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Sun, Jan 07, 2001 - Page 2 News List

Bringing human rights to Taiwan

Nisuke Ando is a member of the United Nations' Human Rights Committee, which was established to monitor the implementation of the International Covenant on Civil and Political Rights (ICCPR). during his visit to Taiwan last week, the professor of international law at Japan's Doshisha University spoke to `Taipei Times' staff reporter Irene Lin on human rights issues and gave his advice on Taiwan's plan to establish a national human rights institution.

Nisuke Ando.


Taipei Times: Youself and 17 others comprise the UN's Human Rights Committee elected by state parties (of the ICCPR) to monitor the implementation of treaty obligations at the national level. What's the biggest issue being considered by the committee at this moment?

Nisuke Ando: It's that China is still not a party [to the covenant]. To that end, we've tried to encourage as many countries as possible, but so far China has only signed, but not yet ratified, the treaty.

We would like the covenant to apply to all the Chinese people but China is very sensitive to that.

But the interesting thing is that Hong Kong, under British colonial rule, was party to the covenant. And when it was returned to Beijing in 1997, [human rights] became a big issue. Fortunately, China agreed that the covenant should continue to apply to Hong Kong.

It's interesting that they are ruled by the same government but because of the peculiar situation, there are two systems to implement human rights.

TT: If a country has unequivocal sovereignty over its domestic affairs, why should they be obligated to act in compliance with international human rights standards?

Ando: I would say that leaving the implementation of human rights [safeguards] to state machinery alone is likely to result in abuse or violations of human rights.

I need not mention what the Nazis did to the Jewish population within Germany. We also know that until very recently, South Africa racially segregated its population, discriminating against the political rights of colored citizens.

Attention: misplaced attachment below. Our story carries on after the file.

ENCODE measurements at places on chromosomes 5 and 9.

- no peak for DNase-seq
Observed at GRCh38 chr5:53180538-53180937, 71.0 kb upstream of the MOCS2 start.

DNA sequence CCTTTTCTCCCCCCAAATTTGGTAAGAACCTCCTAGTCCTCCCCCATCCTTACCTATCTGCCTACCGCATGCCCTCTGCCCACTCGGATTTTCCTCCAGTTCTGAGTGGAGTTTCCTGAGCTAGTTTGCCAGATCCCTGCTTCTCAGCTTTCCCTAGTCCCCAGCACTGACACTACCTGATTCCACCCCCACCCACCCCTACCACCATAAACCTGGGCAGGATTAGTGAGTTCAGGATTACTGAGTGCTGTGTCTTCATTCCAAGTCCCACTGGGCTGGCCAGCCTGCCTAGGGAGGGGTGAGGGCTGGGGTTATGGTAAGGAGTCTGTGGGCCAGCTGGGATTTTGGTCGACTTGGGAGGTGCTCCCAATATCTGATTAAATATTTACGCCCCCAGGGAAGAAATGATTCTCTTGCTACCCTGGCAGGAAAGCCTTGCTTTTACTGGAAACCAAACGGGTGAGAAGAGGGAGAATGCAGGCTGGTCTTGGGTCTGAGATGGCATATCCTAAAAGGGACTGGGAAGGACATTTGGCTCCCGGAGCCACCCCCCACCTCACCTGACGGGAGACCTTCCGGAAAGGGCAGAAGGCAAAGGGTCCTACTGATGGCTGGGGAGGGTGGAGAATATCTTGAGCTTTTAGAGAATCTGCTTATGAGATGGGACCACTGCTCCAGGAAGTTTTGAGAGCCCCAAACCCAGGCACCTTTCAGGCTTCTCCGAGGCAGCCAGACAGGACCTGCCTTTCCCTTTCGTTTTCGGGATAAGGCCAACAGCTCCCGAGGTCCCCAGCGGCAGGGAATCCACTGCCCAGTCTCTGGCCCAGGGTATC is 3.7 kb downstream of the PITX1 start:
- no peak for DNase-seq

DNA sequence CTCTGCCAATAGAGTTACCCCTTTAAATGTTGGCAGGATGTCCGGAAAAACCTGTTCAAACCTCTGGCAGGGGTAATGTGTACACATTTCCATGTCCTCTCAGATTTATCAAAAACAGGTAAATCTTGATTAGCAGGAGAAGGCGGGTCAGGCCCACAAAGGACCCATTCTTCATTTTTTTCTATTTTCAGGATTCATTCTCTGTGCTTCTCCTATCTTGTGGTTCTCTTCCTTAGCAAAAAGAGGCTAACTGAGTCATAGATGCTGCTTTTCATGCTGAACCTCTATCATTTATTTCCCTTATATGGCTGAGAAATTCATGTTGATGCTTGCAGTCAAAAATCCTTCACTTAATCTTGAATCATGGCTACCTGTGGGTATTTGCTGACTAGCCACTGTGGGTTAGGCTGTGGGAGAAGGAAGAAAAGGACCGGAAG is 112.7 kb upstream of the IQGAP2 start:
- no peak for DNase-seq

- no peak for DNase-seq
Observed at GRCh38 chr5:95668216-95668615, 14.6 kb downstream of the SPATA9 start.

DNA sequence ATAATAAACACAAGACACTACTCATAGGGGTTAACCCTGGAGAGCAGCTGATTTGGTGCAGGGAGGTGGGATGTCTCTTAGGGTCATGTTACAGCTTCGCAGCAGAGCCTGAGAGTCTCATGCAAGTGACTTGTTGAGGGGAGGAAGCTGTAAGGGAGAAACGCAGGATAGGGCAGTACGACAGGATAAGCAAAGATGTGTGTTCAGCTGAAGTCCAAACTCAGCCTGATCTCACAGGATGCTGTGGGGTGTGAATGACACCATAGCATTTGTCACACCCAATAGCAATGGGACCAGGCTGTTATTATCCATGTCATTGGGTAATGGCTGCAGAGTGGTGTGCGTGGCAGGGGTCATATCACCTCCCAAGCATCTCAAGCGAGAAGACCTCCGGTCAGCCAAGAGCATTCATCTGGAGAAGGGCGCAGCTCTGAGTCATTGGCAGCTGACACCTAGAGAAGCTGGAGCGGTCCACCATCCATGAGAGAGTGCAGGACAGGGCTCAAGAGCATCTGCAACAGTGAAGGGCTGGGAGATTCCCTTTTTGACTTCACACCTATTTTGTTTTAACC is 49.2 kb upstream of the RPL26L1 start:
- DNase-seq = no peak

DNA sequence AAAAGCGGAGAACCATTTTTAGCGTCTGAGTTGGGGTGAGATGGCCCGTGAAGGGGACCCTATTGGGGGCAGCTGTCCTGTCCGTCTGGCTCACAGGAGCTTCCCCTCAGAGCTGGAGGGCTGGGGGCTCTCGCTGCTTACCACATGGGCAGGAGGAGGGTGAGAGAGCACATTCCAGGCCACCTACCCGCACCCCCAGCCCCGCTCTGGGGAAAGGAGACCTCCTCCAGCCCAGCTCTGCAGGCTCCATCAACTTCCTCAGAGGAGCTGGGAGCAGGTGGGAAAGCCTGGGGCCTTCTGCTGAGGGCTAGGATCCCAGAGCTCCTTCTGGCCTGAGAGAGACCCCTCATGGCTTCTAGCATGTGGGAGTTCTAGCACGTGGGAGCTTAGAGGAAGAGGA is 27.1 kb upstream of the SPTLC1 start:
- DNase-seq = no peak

We saw in both cases that human rights violations were "justified" by the domestic laws of those states. Without universal norms, you can't possibly expect states to fully promote and protect the rights of their citizens.

TT: The UN has, during the last decade, encouraged countries to create their own national human rights institutions. Now Taiwan is also planning to create one. What are the key features of these kind of institutions?

Ando: It should be the duty of any state or government to make the utmost use of its existing organs -- that is the legislature, executive branch and judiciary -- for the purpose of promoting and protecting human rights.

But very often they don't work that well [to safeguard human rights] and so we need to add something more.

Not only do existing state organs sometimes fail to uphold human rights, but sometimes they actually interfere with human rights.

That is to say, an independent institution is needed to advise and constantly monitor whether a state is effectively complying with universal human rights standards.

But I need to make it clear here that national human rights institutions should by no means become a fourth branch of a government. They should not be strong enough to dictate rules on their own.

Their roles, in my view, should just be limited to that of an advisory body.

TT: What do you think is a fundamental way to incorporate the concept of human rights into every individual's life?

Ando: I think it has to be through human rights education. Article 28 of the Universal Declaration of Human Rights defers to everyone rights to a social and international order, where all human rights provisions of the declaration can be fully implemented. But in article 29, the declaration states that everyone has a duty to society where his or her potential can be fully developed.

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